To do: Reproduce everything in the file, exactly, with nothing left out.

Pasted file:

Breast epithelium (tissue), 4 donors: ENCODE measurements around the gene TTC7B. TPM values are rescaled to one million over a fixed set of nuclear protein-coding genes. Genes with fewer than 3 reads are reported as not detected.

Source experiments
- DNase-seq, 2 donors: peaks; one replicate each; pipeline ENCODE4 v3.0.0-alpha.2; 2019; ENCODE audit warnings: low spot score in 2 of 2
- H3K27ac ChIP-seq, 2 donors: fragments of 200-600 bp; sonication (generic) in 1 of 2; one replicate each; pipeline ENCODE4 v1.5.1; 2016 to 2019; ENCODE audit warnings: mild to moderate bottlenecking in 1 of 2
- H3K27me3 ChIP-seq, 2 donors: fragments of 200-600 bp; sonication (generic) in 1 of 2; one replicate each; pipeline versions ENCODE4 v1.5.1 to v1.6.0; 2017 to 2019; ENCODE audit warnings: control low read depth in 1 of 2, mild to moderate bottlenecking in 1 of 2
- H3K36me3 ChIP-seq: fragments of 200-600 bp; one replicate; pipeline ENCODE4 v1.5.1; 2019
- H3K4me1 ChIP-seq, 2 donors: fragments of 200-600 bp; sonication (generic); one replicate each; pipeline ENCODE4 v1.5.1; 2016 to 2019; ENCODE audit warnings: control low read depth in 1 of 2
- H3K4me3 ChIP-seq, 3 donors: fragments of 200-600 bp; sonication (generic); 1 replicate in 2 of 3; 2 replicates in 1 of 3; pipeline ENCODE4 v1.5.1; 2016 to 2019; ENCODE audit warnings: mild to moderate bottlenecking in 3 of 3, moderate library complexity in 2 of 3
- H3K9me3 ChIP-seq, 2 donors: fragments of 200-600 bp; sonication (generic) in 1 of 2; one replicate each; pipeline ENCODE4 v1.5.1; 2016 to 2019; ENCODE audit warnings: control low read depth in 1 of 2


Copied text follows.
Breast epithelium (tissue), 4 donors: ENCODE measurements around the gene TTC7B. TPM values are rescaled to one million over a fixed set of nuclear protein-coding genes. Genes with fewer than 3 reads are reported as not detected.

Source experiments
- DNase-seq, 2 donors: peaks; one replicate each; pipeline ENCODE4 v3.0.0-alpha.2; 2019; ENCODE audit warnings: low spot score in 2 of 2
- H3K27ac ChIP-seq, 2 donors: fragments of 200-600 bp; sonication (generic) in 1 of 2; one replicate each; pipeline ENCODE4 v1.5.1; 2016 to 2019; ENCODE audit warnings: mild to moderate bottlenecking in 1 of 2
- H3K27me3 ChIP-seq, 2 donors: fragments of 200-600 bp; sonication (generic) in 1 of 2; one replicate each; pipeline versions ENCODE4 v1.5.1 to v1.6.0; 2017 to 2019; ENCODE audit warnings: control low read depth in 1 of 2, mild to moderate bottlenecking in 1 of 2
- H3K36me3 ChIP-seq: fragments of 200-600 bp; one replicate; pipeline ENCODE4 v1.5.1; 2019
- H3K4me1 ChIP-seq, 2 donors: fragments of 200-600 bp; sonication (generic); one replicate each; pipeline ENCODE4 v1.5.1; 2016 to 2019; ENCODE audit warnings: control low read depth in 1 of 2
- H3K4me3 ChIP-seq, 3 donors: fragments of 200-600 bp; sonication (generic); 1 replicate in 2 of 3; 2 replicates in 1 of 3; pipeline ENCODE4 v1.5.1; 2016 to 2019; ENCODE audit warnings: mild to moderate bottlenecking in 3 of 3, moderate library complexity in 2 of 3
- H3K9me3 ChIP-seq, 2 donors: fragments of 200-600 bp; sonication (generic) in 1 of 2; one replicate each; pipeline ENCODE4 v1.5.1; 2016 to 2019; ENCODE audit warnings: control low read depth in 1 of 2